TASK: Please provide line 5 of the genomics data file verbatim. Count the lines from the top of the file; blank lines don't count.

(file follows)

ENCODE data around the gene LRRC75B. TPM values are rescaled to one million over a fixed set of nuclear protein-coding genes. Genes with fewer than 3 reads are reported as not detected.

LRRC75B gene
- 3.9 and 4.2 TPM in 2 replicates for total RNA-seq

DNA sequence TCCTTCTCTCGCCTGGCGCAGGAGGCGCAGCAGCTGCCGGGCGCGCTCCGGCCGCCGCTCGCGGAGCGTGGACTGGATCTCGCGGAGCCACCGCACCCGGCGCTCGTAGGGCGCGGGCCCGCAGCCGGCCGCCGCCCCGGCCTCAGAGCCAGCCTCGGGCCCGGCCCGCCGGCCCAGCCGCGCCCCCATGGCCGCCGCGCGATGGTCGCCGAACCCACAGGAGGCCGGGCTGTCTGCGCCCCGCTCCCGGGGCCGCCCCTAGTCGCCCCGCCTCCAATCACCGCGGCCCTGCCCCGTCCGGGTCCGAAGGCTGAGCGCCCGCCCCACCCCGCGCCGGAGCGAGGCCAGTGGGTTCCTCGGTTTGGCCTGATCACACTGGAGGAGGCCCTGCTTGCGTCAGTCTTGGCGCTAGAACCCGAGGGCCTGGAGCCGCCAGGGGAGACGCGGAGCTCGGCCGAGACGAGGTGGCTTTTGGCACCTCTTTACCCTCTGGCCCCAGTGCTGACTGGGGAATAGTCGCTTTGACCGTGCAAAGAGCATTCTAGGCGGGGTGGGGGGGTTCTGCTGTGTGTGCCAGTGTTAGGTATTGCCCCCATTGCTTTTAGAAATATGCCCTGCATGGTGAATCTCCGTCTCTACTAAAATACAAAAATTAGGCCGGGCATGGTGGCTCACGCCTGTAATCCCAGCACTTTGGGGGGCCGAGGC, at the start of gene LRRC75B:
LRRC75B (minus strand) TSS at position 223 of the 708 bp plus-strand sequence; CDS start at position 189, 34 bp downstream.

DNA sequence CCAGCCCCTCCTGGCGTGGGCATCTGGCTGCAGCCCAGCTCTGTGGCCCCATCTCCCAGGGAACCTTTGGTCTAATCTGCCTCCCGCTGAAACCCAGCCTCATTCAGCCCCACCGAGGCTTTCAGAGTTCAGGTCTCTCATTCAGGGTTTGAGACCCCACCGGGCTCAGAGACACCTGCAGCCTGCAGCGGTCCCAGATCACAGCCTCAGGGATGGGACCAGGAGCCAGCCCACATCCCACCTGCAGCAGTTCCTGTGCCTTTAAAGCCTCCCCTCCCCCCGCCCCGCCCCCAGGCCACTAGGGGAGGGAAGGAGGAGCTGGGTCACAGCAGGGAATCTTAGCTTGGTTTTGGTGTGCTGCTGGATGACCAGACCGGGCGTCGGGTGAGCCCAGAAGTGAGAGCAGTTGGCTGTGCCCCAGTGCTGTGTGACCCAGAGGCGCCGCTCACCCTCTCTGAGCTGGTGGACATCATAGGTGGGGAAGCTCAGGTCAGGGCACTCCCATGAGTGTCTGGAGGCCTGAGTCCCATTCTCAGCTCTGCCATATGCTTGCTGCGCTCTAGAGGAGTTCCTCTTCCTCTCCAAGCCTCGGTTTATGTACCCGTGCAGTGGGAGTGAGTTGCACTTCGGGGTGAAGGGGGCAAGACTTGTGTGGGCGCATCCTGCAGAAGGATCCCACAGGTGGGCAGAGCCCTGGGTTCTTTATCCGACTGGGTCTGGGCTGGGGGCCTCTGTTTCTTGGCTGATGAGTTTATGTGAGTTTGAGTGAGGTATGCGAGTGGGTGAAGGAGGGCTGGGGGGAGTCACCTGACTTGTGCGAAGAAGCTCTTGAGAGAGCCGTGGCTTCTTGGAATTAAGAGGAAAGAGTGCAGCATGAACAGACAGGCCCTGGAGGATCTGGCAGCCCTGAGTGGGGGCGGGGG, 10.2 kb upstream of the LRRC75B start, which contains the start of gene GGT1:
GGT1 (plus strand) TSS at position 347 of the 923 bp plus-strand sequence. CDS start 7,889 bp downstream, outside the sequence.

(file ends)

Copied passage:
LRRC75B (minus strand) TSS at position 223 of the 708 bp plus-strand sequence; CDS start at position 189, 34 bp downstream.